10. Un caffé in tazza grande (in a large cup): You prefer your tiny shot of coffee in a large cup. This is very trendy at the moment.

Ciao a tutti, Serenella

 

Italy emulates U.S. – Italians getting fatter

Native Italian and fitness expert Paul Frediani recently returned from his annual trip to Italy. Paul is passionate about Italy and the Italian lifestyle. While he always loves the precious time spent in his native village of Bozzano in Tuscany, Paul is bothered by a disturbing trend. Are the Italians emulating some of America’s negative habits?

Here are Paul’s thoughts:

“Tutto il mondo é un paese” – an old Italian saying meaning “the world is a village” – is certainly true when it comes to the alarming increase in the rate of obesity in western society today. The Italians are no exception. The obesity levels in Italy are up 25% since 1994. Italian obesity is at 9%, while America’s is at 30% but the Italians are gaining fast. It’s no wonder Fiat bought Chrysler. It was a strategic move: At the rate of their fast expanding waistline Italians will no longer be able to fit into their Cinquecentos. I was shocked and baffled by what I saw in Italy this past year. Young teenage girls with big bellies hanging over their waistline, men so fat their Armani’s are busting at the seams. Although I have seen the slow but gradual weight gain of the Italian population over the years, this last trip simply “blew my mind”.

Read more

Forbes Reports: Lucca, Tuscany is one of Europe’s most Idyllic Places To Live

A historic city within a city, it’s difficult to find a house within the old, Renaissance walls of Lucca, but apartments are more plentiful. Its handsome centro storico (or historical center) is little changed since local son Giaccomo Puccini served as church choir master, according to Schultz. The shaded three-mile path atop the city walls is a favorite bike ride or passaggiata for the lucchesi, she adds, and Lucca is the epicenter for Tuscany’s world-class olive oil, so you know food and wine are revered here. Living outside the city, in the surrounding hillsides, is just as idyllic. “To live in the city in the winter and come into the hills in thesummer, that is heaven on earth,” says local Realtor Sarita Vincent.

forbes1

Click here to read the full article.

 

A dog’s life in Lucca, Italy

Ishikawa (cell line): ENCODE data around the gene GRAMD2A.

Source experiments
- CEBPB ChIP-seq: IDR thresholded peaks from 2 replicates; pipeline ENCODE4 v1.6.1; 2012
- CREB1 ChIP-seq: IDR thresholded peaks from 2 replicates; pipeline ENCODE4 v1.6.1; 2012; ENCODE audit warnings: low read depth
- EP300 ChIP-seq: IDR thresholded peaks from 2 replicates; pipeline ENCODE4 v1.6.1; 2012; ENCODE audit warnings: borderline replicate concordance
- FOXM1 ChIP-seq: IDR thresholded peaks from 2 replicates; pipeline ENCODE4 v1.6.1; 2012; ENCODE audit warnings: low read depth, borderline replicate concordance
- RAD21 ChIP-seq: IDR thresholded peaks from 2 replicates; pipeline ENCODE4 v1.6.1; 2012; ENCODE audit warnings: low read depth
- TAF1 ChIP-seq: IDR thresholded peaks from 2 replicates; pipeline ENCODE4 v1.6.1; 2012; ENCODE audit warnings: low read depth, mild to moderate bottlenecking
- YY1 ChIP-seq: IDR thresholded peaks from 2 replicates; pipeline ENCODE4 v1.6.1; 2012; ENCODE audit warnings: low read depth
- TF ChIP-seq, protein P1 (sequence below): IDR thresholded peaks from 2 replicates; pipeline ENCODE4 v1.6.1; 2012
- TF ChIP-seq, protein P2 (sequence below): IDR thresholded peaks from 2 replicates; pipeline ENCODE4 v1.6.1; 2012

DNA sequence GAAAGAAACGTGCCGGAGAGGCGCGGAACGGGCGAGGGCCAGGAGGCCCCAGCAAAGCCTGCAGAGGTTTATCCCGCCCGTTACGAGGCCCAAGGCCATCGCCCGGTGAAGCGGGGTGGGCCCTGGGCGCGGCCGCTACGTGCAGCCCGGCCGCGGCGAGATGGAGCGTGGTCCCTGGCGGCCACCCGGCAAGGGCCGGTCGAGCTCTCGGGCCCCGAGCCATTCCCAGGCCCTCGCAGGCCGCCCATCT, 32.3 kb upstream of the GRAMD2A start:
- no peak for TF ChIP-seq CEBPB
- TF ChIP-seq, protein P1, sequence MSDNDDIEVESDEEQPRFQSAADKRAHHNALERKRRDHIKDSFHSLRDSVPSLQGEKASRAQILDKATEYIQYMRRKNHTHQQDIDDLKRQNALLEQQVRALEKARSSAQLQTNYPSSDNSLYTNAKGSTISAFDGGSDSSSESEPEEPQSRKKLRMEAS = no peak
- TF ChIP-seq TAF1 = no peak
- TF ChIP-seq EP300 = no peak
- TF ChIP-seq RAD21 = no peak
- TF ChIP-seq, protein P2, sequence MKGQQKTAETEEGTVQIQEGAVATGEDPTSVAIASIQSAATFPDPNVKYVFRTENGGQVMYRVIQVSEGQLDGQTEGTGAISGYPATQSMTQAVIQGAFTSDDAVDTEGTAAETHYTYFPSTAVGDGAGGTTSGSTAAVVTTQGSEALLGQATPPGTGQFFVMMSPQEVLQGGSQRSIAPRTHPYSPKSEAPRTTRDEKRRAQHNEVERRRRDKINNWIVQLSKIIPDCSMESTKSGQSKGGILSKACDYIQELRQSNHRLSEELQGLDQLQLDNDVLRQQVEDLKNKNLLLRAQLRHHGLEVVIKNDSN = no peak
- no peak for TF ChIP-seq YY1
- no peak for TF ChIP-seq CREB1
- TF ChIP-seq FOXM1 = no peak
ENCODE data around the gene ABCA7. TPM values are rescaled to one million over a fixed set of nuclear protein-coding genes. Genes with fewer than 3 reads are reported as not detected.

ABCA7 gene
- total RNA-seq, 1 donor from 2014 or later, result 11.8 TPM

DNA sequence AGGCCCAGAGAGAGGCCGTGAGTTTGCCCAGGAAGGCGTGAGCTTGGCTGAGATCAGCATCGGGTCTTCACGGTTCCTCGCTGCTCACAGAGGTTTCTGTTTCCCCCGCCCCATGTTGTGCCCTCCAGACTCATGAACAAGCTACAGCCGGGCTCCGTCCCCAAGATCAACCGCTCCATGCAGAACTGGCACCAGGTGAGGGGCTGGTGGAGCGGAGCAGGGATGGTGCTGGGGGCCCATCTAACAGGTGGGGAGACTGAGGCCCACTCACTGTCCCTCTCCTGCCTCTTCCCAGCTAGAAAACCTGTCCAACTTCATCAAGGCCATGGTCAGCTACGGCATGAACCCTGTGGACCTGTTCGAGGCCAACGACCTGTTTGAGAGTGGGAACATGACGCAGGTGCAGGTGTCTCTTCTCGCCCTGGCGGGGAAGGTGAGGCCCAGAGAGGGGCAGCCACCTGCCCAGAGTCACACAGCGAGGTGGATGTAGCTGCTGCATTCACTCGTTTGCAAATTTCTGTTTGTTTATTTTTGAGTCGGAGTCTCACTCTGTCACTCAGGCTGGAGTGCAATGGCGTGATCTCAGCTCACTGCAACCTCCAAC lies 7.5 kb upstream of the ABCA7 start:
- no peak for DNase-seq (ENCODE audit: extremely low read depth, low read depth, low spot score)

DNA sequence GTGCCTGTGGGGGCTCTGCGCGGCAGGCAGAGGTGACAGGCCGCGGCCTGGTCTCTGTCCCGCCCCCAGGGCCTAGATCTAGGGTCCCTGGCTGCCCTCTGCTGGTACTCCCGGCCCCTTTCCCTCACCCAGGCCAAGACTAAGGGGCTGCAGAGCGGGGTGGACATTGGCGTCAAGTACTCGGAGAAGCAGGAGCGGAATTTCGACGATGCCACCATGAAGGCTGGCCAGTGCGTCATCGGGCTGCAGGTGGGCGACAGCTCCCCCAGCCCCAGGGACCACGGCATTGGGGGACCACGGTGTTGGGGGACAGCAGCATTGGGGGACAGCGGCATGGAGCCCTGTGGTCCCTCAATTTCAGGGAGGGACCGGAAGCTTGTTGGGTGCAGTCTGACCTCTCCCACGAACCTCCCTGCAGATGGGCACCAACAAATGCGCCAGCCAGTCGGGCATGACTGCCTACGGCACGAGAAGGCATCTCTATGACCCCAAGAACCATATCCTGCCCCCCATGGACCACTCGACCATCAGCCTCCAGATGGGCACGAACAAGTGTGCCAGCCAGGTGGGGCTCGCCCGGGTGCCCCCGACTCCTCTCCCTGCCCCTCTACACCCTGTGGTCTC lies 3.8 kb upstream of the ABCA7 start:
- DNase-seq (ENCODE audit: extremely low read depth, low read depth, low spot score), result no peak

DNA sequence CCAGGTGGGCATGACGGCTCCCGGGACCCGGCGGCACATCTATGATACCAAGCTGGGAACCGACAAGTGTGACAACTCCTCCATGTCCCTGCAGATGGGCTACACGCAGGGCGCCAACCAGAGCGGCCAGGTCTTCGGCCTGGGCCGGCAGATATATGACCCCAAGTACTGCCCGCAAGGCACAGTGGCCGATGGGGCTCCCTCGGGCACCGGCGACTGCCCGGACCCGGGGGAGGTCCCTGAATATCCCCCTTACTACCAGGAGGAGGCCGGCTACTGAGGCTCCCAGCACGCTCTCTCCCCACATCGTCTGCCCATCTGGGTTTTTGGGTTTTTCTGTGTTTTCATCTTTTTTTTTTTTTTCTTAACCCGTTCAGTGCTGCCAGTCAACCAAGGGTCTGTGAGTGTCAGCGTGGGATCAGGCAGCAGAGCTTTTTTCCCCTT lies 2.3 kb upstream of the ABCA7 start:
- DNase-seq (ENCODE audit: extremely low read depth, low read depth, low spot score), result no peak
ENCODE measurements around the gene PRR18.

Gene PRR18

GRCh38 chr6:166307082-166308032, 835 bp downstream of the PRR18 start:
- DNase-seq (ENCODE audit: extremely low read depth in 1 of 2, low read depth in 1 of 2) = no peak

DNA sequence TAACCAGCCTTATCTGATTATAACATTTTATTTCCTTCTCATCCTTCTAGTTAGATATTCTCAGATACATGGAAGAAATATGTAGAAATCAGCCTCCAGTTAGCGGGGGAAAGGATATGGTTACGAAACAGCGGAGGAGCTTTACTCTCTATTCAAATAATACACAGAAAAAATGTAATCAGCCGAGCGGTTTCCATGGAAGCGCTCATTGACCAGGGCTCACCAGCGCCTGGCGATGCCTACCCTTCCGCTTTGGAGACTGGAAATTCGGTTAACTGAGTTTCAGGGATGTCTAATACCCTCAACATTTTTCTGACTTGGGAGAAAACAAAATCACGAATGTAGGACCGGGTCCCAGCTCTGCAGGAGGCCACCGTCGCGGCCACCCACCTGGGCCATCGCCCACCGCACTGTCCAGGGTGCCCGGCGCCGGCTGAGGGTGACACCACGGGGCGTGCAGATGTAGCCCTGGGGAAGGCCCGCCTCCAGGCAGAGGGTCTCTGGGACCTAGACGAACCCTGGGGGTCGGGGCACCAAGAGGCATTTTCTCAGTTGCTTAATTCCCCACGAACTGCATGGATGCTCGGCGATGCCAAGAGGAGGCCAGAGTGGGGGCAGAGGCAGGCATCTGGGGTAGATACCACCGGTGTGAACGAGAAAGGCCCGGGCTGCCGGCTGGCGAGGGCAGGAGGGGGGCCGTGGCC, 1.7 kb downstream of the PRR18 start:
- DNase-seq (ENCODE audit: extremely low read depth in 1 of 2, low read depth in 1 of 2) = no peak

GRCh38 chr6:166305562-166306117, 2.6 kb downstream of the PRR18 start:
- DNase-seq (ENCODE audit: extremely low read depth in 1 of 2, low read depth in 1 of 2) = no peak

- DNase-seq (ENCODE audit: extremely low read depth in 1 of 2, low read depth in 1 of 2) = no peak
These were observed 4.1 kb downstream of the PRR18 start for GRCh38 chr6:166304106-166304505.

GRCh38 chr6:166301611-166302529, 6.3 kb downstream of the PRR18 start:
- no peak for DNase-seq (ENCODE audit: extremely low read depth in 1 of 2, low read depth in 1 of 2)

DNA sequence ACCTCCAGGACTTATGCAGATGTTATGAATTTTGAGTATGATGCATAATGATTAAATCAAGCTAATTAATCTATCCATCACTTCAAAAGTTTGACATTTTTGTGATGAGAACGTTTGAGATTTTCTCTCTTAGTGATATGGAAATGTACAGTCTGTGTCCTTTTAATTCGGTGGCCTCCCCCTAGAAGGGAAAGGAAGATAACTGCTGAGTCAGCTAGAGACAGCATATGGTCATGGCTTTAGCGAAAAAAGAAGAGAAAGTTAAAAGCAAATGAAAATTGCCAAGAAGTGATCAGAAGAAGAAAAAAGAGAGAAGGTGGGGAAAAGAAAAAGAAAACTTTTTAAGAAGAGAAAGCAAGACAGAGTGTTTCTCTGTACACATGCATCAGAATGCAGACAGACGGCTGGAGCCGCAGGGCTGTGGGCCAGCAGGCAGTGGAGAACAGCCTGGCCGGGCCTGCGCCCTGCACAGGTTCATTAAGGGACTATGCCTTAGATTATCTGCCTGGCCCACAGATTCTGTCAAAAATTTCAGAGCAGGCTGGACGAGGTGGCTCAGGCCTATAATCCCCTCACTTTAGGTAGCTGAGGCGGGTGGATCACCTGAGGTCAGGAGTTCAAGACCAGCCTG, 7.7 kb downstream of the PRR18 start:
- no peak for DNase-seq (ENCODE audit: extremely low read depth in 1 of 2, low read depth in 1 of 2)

In 2008, Italy was named as one of the top 5 retirement destinations for U.S. citizens by International Living. My friend and client Marlene recently moved to Lucca (Tuscany), Italy. Marlene often lets me know how she is adjusting.  A very important concern for Marlene was for her beloved pets. How would they adjust?  How would they be treated? Below are Marlene’s comments on life in Italy with her two miniature dachsunds.

One of the best decisions I could have made when moving to Italy last year was to bring my adorable miniature dachshunds with me. Ruby and Ginger, ages 4 and 3 respectively, are little red cuties who attract lots of attention here. They are referred to as Bassoto or “short legs.” Because mine are miniature, they are called bassotini.

Read more

Fresh made pizza from a vending machine made in Italy

How would you like to insert 4 or 5 dollars into a machine then watch it prepare dough from scratch, add fresh ingredients and emit a hot, freshly-baked pizza in under 3 minutes? This is the concept behind the “Let’s Pizza” vending machine.

The machine was invented by Claudio Torghele, 56. This Italian entrepreneur sold pizza dough in California and was impressed by the popularity of pizza in the U.S.

According to the New York Times:

Read more

A dog’s life in Lucca, Italy

In 2008, Italy was named as one of the top 5 retirement destinations for U.S. citizens by International Living. My friend and client Marlene recently moved to Lucca (Tuscany), Italy. Marlene often lets me know how she is adjusting.  A very important concern for Marlene was for her beloved pets. How would they adjust?  How would they be treated? Below are Marlene’s comments on life in Italy with her two miniature dachsunds.

One of the best decisions I could have made when moving to Italy last year was to bring my adorable miniature dachshunds with me. Ruby and Ginger, ages 4 and 3 respectively, are little red cuties who attract lots of attention here. They are referred to as Bassoto or “short legs.” Because mine are miniature, they are called bassotini.
When I take the girls out for their walks, I get stopped by at least half the people I see so they can pet them, talk to them or just call them “belline” (pretty little girls). The girls are very friendly, so this helps tremendously. Many of the folks I see on a daily basis make a beeline for the girls and I am just the one who happens to be holding their leashes. Ruby and Ginger have many, many friends here who don’t mind in the least if they jump on them and give them kisses. I have tried in vain to teach them not to jump on people, but here it’s encouraged.

Read more

Next Page »